Identification of Hard to Serve Regions in the Primary Healthcare Provision: the Example of Lower Saxony

DOI: 10.3238/zfa.2016.0161-0166

german translation / full article

Volker E Amelung, Christian Krauth, Kim-Sarah Kleij

Keywords: Hard to Serve Regions Primary Care Provision Regional Planning Workforce Planning

Background: In times of demographic change and increasing inequalities in the availability of primary care providers among urban and rural areas, it becomes more difficult to ensure primary care provision in Germany. The current needs-based planning only encompasses a small number of different criteria which influence the healthcare situation. The aim of this study is to identify further criteria to identify hard to serve regions.

Methods: A literature search was applied to identify further criteria which influence the healthcare situation and which are internationally used in needs-based planning. Based on these criteria, hard to serve regions can be identified. Lower Saxony is used as an example for this identification.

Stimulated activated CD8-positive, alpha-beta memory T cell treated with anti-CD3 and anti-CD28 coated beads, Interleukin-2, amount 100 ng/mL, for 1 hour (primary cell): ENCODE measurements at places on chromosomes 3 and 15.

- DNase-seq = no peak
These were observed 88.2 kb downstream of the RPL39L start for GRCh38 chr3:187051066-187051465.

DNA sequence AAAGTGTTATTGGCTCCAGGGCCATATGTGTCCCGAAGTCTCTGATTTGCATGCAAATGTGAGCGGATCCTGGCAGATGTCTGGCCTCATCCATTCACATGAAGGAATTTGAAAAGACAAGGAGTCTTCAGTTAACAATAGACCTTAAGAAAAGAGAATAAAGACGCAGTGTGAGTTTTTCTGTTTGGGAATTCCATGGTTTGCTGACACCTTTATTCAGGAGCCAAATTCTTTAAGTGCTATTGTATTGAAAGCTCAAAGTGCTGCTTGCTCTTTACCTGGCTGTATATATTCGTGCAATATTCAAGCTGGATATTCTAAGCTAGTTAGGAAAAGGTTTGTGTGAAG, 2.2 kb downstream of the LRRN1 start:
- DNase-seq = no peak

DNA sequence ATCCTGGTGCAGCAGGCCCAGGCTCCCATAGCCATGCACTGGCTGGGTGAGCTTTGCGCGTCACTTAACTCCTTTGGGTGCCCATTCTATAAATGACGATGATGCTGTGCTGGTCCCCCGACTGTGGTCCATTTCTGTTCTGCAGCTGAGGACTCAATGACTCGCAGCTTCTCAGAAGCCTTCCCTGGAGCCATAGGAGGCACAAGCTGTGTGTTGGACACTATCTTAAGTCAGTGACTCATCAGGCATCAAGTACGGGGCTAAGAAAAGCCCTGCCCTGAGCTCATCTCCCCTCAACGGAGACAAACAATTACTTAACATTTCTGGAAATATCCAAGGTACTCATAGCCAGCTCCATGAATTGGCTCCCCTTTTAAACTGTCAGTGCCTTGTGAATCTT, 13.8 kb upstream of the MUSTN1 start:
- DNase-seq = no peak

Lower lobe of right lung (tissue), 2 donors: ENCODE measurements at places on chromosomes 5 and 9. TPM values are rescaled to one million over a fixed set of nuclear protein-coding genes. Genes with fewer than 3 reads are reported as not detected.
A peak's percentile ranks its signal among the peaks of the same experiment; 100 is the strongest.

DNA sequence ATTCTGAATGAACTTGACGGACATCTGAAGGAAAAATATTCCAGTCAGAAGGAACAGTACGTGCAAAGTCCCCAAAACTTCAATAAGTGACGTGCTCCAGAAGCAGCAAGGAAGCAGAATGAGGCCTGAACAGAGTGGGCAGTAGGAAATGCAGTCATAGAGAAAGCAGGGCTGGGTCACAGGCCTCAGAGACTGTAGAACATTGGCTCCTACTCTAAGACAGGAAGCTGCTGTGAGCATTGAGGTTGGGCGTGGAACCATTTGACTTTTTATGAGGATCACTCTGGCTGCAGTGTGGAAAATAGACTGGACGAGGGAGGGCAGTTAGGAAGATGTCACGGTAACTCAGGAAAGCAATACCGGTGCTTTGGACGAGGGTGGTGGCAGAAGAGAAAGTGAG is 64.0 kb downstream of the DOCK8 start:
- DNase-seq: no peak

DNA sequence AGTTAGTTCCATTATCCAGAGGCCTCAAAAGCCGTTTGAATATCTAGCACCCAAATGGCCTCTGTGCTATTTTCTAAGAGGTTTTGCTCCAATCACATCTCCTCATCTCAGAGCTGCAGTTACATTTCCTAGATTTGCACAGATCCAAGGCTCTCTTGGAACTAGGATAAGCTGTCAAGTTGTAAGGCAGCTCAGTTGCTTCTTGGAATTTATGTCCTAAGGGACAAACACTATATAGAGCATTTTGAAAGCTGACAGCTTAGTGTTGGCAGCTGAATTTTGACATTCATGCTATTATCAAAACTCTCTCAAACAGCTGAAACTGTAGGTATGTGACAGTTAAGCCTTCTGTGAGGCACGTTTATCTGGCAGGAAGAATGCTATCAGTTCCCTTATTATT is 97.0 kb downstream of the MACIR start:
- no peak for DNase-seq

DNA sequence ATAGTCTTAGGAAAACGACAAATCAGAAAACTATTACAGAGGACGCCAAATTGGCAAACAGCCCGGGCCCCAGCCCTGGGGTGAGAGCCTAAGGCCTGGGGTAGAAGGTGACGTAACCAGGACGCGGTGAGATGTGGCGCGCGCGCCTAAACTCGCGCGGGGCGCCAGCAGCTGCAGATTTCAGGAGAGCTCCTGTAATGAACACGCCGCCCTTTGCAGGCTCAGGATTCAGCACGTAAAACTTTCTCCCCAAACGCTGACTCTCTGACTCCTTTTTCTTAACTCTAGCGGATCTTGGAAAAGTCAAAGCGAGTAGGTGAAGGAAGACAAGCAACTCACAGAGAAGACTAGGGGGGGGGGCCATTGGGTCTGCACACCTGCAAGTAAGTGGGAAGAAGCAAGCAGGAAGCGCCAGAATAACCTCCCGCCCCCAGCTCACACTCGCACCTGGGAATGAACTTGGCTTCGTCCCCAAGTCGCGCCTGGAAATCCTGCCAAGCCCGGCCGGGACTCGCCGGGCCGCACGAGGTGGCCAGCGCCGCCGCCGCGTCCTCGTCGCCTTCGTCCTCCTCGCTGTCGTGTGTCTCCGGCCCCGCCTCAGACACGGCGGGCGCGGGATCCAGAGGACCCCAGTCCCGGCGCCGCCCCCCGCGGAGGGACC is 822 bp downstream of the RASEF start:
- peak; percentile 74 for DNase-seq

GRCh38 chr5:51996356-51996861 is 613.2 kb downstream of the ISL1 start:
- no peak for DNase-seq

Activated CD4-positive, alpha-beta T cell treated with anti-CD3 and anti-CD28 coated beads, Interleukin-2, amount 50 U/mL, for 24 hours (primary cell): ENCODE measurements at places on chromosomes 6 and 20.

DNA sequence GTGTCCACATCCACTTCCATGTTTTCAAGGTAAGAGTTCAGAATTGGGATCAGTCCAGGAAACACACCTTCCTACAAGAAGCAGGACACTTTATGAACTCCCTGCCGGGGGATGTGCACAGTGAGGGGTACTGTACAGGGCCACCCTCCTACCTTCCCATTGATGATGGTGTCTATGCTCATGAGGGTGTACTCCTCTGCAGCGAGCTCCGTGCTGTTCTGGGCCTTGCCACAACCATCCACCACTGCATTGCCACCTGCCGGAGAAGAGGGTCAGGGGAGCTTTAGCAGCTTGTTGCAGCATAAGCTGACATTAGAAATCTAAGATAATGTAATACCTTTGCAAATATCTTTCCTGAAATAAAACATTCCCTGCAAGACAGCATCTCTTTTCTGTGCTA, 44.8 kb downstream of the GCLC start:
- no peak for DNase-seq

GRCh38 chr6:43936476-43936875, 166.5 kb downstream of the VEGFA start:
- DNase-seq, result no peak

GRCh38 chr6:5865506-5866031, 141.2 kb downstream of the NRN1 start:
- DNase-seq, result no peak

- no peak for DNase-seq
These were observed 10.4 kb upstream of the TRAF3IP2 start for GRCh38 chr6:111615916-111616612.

Results: The identified criteria can be classified into four different categories: Physician-to-population ratio, demography, geography and socioeconomics. First, among all rural areas of Lower Saxony, those are selected for which the predicted primary healthcare provision appears worst. Exemplarily, a joint community is identified as hard to serve region based on a regional analysis of the criteria identified above.

Conclusions: The criteria, which are used to identify hard to serve regions can supplement the current needs-based planning. Thus, hard to serve regions can be identified at an early stage and new models of care can be implemented.

(State: 15.04.2016)

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